Of the three terms that this essay discusses, only meilitz yosher is truly Hebrew. The other two words that we will discuss — praklit and sanegor — are actually loanwords that come from Greek. The word praklit appears in the Targum as the Aramaic rendering of the Hebrew word meilitz (Targum to Iyov 16:20, 33:23). Although the word is typically pronounced praklit, Melechet Shlomo (to Avot 4:11) actually vowelizes it as paraklet, and MS Kaufmann (the oldest vowelized manuscript of the Mishna) similarly vowelizes it as parakilit. In fact, Rabbi Yisroel Lipschutz (1782-1860) in Tiferet Yisrael (to Avot 4:11, Yachin 51) connects this Mishnaic Hebrew word to the Greek word parakletos (paraclete in Latin).
Praklit/parakletos is often understood as a Greek legal term that variously means “supporter,” “helper,” “sponsor,” “advocate,” and “intercessor.” This Greek term is comprised of para (“outside”/“beside”) and kalein (“to call”), making the praklit a person from outside whom one calls upon to defend him. Historians explain that this term does not refer to the sort of lawyer-for-hire that we might be familiar with in contemporary times. Rather, it refers to one’s patron, who also doubled as one’s standing counsel who would intercede on one’s behalf in court when needed. Some scholars even argue that in contrast to the sanegor, who would typically have a speaking role in defending his client, the praklit would silently help by simply showing up to a hearing and providing moral support. The praklit’s mere presence already helps make a litigant’s case. Others explain the praklit as a sort of character witness who attests to the defendant’s virtue, but does not directly argue about the case at hand. (In Modern Hebrew, the term praklit means “state attorney,” who is actually a prosecutor, not a defense lawyer.)
With this in mind, we can have a better appreciation of the following Talmudic passage: “Anyone who is taken to the gallows to be sentenced, if he has great praklitim, he can be saved. But if he does not, he will not be saved. These are a person’s praklitim — repentance and good deeds” (Shabbat 32a). In this case, repentance and good deeds serve as “character witnesses” to show a person’s true disposition and allow him to be saved from harsh judgment, even if he is actually guilty of what he is accused. Similarly, the Talmud says that one’s acts of righteousness and kindness serve as one’spraklitim before G-d (Bava Batra 10a) because they similarly attest to his good character and worthiness. Additionally, Rabbi Shimon bar Yochai explains that when one is obligated to bring a sin-offering and a burnt-offering, the former is always brought first, because “a sin-offering resembles a praklit who enters [the king or judge] to appease” and only once the praklit achieves that appeasement does the “gift” of a burnt-offering become appropriate (Zevachim 7b, Tosefta Parah 1:1, and Torat Kohanim to Lev. 14:20).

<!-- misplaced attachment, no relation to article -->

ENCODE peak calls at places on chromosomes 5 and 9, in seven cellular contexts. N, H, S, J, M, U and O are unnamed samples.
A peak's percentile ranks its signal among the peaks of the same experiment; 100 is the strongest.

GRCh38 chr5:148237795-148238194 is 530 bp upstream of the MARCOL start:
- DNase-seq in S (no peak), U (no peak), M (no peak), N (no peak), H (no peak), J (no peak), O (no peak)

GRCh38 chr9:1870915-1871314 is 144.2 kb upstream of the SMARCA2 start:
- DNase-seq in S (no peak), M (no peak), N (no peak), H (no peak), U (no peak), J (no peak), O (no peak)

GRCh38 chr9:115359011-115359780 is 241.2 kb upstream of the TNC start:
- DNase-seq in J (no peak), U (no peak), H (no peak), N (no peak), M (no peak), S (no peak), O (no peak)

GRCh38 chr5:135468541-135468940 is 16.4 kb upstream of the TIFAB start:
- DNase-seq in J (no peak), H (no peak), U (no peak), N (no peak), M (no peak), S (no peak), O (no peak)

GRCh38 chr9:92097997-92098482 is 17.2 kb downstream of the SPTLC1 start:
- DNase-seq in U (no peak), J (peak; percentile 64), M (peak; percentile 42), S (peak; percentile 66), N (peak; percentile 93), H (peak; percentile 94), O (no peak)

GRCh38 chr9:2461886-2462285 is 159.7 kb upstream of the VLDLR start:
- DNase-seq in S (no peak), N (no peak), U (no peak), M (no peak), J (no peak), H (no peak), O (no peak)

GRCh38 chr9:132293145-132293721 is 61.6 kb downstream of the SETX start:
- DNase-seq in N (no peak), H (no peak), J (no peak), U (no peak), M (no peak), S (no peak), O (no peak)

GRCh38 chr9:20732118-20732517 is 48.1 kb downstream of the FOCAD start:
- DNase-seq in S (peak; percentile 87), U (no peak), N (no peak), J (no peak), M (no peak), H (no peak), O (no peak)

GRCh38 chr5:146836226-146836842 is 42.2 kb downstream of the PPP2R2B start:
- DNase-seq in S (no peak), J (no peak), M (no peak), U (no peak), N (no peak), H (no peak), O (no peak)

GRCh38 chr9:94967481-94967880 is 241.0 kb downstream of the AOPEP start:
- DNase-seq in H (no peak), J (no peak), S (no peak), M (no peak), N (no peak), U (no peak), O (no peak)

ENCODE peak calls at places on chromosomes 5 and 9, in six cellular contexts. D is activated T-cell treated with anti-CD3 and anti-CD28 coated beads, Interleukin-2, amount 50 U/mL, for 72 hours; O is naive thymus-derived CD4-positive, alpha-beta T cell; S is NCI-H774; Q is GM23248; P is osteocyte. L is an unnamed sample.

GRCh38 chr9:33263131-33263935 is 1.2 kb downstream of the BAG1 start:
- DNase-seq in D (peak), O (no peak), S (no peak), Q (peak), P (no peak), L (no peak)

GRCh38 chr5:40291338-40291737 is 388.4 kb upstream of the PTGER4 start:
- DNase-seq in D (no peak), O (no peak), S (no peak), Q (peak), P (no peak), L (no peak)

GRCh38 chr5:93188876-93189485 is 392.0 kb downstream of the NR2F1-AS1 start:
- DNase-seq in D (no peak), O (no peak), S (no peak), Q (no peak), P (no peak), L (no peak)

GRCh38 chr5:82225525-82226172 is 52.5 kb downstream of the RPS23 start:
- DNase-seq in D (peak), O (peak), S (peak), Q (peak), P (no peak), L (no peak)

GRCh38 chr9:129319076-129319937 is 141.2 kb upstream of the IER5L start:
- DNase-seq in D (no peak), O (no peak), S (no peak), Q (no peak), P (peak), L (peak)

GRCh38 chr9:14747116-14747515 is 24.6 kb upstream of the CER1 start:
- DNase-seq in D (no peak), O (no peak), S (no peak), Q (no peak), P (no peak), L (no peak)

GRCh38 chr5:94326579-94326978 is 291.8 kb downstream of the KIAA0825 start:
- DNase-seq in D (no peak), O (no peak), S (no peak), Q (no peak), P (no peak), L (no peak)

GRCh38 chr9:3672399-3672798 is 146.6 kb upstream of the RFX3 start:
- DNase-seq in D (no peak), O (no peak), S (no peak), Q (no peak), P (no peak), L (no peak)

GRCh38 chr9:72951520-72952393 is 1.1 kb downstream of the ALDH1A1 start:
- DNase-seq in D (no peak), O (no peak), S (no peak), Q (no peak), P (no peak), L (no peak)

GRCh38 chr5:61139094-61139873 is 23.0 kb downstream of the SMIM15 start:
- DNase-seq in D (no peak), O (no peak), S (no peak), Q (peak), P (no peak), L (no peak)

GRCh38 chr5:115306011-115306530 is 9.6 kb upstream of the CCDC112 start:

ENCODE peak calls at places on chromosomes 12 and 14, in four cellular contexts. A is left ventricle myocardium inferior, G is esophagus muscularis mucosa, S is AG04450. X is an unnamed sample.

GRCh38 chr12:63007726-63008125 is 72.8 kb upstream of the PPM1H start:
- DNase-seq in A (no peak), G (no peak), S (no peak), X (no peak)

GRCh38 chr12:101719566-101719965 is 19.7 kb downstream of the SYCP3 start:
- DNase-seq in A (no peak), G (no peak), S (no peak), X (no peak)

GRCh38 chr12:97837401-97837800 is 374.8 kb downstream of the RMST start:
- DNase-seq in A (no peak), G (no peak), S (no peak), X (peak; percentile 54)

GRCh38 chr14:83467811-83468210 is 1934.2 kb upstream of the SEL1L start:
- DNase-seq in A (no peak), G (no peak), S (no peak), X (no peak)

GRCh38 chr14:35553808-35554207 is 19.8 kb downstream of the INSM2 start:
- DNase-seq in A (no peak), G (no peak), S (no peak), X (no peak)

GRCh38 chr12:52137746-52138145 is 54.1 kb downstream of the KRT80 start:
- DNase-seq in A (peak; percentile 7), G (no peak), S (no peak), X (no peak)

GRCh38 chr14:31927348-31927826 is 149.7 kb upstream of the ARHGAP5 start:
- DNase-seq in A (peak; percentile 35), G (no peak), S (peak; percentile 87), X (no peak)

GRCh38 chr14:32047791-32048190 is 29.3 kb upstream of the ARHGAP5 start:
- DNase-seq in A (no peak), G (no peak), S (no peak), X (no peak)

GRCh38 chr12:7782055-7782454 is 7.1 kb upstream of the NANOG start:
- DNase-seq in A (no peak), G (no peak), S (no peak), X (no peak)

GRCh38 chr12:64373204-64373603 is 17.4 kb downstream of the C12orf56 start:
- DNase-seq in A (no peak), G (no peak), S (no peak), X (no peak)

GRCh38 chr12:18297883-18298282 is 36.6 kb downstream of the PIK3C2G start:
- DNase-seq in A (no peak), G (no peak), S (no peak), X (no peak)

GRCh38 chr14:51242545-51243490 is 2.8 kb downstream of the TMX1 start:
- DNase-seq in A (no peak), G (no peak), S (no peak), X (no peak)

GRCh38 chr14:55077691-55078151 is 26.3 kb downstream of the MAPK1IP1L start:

The Greek word sanegor might be more accurately spelled synagor, as it is comprised of the Greek roots syn (“together”/”same”) and agor (“gathering place”/“assembly”). English words that contain the Greek syn include synonym, syntax, synagogue, and synthesis, while the word agor is possibly related to the Hebrew agur (“gathering”). The synegoros in Ancient Greece was a legal expert who would argue before the assembly on a defendant’s behalf.
From an exegetical perspective, many sources explain the word sanegor as a contraction of sani (“to despise/hate”) and tigra (“fighting/argument”), in reference to the sanegor’s role as a peacemaker in trying to quell the accusations of the prosecutor. This explanation is cited by Rashi (on Ein Yaakov Chagigah 13b), Machzor Vitri (to Avot 4:11, and to Laws of Rosh Hashanah), Rabbeinu Elyakim (quoted by Imrei Noam to Lev. 16:4), and Moshav Zekanim (to Lev. 16:4).
Both the Babylonian Talmud (Rosh Hashanah 36a) and the Jerusalem Talmud (Rosh Hashanah 3:2) explain that one cannot fulfill the mitzvah of shofar on Rosh Hashanah by blowing a cow’s horn because “the kategor cannot become a sanegor.” Meaning, because the bovine beast represents the sin of the Golden Calf, which causes Heavenly accusations to be leveled against the Jewish People, its horn cannot be used for the protective mitzvahof shofar. The same explanation is given for why the Kohen Gadol does not wear his Golden Vestments when performing the holiest Temple services on Yom Kippur: since gold invokes the sin of the Golden Calf, which causes Heavenly accusations, that metal cannot be used for the performance of the especially sacred rites on Yom Kippur (Babylonian Talmud Rosh Hashanah 36a and Jerusalem Talmud Yoma 7:3).
Something would be amiss if we discussed the etymologies of the words praklit and sanegor, but not the word kategor (“accuser”). This word also comes from Greek and is comprised of the Greek root kata (“down,” “reverse,” “against”) and agora (“assembly”). The “accuser” is one who speaks against somebody else in front of an assembly. Encyclopedia Britannica explains that although kategoria originally referred to an “accusation,” the early Greek philosopher Aristotle (384 bc-322 bc) already began to use this word in the philosophical sense of an “assertion.” It is an early term from which the English word category (“class,” or “group”) is derived, into which one can “assert” that an item belongs.
Many commentators understand the word kategor to mean “slanderer,” as the prosecutor/accuser essentially snitches/informs on people to get them in trouble (see Rabbeinu Chananel to Rosh Hashanah 26a and Kiddushin 5a, Maimonides to Avot 4:11, Rashbatz and Rabbi Yaakov bar Shimshon to Avot 4:11). Based on this, Rabbi Eliyahu HaBachur (1469-1549) in Sefer Tishbi claims that kategor is related to the Latin word interrogator. However, from an etymological perspective this does not quite pan out because interrogator is comprised of the Latin roots inter (“between”) and rogare (“to ask”), which has nothing to do with the origins of the word kategor.
Machzor Vitri interprets kategor as a portmanteau of ketata (“dispute”) and tigra (“fighting/argument”), while others explain the term as a contraction of magur ketat, which means “instigator of dispute” (Sefer Kushyot 346, Moshav Zekanim to Lev. 16:4), or kara tigra (“calling for a fight”). The later Hebrew word kitrug (“accusation”) seems to be a metathesis of kategor, with the REISH and GIMMEL consonants switching places.